I intend this blog to be a mixture of my personal experiences with Multiple Sclerosis (MS) and news related to MS. Hopefully, I can shed an optimistic light on MS even though it is difficult to be an optimist living with MS.

Wednesday, January 19, 2011

Journey to a Diagnosis

My journey started on April 8, 2010.  My husband and I were flying to North Carolina to meet our new twin nieces and I began to notice a pain right behind my right eye.  It was as though the pain was in the nerve or muscle at the back of my right eyeball.  I also noticed some blurred vision.  I thought there was a problem with my contacts so I wore my glasses the entire weekend in North Carolina.  When we got home, I had a doctor's appointment scheduled on the 13th.  At the appointment, I mentioned the eye pain and my doctor told me to see my eye doctor.  On April 15th, I saw my eye doctor regarding the pain and blurred vision.  She ran a gamut of tests and we tried some eye drops for a week.  On April 20th, I returned to the eye doctor after no relief with the eye drops.  She ran some more tests, then ordered an MRI of my brain.  That sounded scary so I asked what she was looking for and she told me that the worst was MS.  That was extremely hard to hear, but I convinced myself that there was no way that I had MS.  On April 30th, I had an MRI of my brain done and the eye pain had almost disappeared by that time.  About a week later, I was told that the MRI was "unremarkable."  The eye pain was gone by then and I began to think it was all just a fluke.
Then, on May 11, 2010, I began to notice numbness in my toes (which would spread into my shins at time, especially when I took showers) and a difficulty walking that was really difficult to explain and comprehend (it felt as though I had butterflies in my stomach and somehow they prevented me from walking; it seemed as though the message to walk wasn't getting from my brain to my legs, but was causing a nervous feeling in my stomach).  I also noticed that if I got worked up about it or got (actually) nervous, the severity would increase.  I began to do a lot of online research at this time and every time I had a new symptom, I would look it up and the one thing that kept coming up was MS (other possibilities showed up, but nothing that fit as well as MS).  I didn't want to believe that this was MS, especially after being told that my brain MRI was unremarkable.
After experiencing the numbness for about a week or so, I went back to the doctor.  She referred me to a neurologist, but the appointment was about a month away.  In the meantime, I started to see a chiropractor, hoping a pinched nerve was the problem.  About two weeks after starting to see the chiropractor, the numbness had gone away - I was so relieved and very optimistic that a pinched nerve was the culprit.  I was still have some difficulty walking, but it didn't seem to be as bad.  With such great results, I decided to cancel the appointment with the neurologist.  By the end of July, I felt "normal" again.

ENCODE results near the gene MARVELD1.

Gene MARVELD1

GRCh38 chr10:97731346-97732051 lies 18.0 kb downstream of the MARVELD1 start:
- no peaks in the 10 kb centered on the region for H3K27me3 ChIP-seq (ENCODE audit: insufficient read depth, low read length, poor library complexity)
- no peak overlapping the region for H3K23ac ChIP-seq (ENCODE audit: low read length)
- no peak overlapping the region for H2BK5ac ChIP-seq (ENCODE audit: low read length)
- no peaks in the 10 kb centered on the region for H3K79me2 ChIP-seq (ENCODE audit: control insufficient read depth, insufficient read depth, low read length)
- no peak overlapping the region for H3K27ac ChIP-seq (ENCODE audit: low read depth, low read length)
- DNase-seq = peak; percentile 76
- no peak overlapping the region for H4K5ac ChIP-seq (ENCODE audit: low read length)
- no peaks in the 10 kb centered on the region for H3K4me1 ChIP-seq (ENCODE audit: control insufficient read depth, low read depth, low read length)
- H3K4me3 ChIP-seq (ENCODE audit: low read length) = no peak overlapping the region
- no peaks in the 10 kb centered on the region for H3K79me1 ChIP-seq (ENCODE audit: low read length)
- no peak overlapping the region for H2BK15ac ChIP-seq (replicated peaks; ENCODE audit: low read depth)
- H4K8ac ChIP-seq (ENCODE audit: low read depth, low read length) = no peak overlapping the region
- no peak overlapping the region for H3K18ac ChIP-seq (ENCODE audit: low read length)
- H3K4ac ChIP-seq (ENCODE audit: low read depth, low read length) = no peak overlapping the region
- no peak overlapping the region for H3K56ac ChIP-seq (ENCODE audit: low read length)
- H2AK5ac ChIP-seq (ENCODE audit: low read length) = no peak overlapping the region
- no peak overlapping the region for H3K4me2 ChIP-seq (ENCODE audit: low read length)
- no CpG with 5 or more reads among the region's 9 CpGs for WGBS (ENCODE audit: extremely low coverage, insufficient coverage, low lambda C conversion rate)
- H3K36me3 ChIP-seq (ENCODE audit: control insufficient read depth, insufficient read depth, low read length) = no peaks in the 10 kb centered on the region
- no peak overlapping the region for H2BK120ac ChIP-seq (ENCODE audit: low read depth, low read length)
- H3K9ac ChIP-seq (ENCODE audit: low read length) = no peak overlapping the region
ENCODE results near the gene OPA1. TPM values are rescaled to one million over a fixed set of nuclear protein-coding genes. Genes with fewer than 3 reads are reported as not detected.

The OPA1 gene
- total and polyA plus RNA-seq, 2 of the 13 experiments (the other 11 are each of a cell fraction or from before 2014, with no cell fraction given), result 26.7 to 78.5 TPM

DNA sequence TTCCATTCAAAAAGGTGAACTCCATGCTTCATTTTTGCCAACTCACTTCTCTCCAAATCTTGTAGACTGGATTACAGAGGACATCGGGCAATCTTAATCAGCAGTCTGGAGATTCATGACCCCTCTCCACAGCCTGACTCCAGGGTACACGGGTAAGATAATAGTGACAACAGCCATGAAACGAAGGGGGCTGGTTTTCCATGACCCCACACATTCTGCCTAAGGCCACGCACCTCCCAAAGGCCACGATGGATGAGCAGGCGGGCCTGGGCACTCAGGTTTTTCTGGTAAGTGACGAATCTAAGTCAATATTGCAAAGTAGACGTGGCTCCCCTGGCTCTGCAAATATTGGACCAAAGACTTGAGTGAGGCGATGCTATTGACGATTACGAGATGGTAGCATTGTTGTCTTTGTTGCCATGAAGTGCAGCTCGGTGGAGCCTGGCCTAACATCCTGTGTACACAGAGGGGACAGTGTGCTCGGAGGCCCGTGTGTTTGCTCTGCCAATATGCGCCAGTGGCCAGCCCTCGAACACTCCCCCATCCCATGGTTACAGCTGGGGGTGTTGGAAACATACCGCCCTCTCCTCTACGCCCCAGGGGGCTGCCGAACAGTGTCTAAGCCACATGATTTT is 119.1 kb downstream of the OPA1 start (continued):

Then, in early August, I began to notice a tingling sensation when I lowered my head (chin to chest).  I later would learn that this phenomenon is called L'Hermittes (a common symptom of MS).  On August 18th, my thighs were experiencing pretty severe numbness.  At that point, I stopped going to the chiropractor, went back to the doctor and asked for a new referral to the neurologist ASAP.  The doctor also ordered an MRI of my lower back in hopes that there was a slipped disc or something causing pressure on a nerve.
On September 8, 2010, I saw the neurologist for the first time.  I hand-carried discs with my MRIs as well as the radiologist's report from the brain MRI.  I went to the doctor's office expecting to have some tests run and did not think that I would learn anything regarding a diagnosis that day.  I still knew MS was a good possibility.  After an exam, the neurologist went off to look at the MRIs.  When he came back, he told me that the brain MRI was NOT unremarkable.  He asked what I had been told as far as possible diagnoses.  I told him that I knew the worst was MS and I prepared myself to hear that I'd been diagnosed with MS.  The neurologist nodded his head and confirmed my fear.  He told me that we caught it early, showed me the lesions on my brain on the MRI, and explained the next steps (choosing a therapy, etc).
That is, essentially, my journey from April 8th to September 8th that led to my diagnosis.  I have Multiple Sclerosis.

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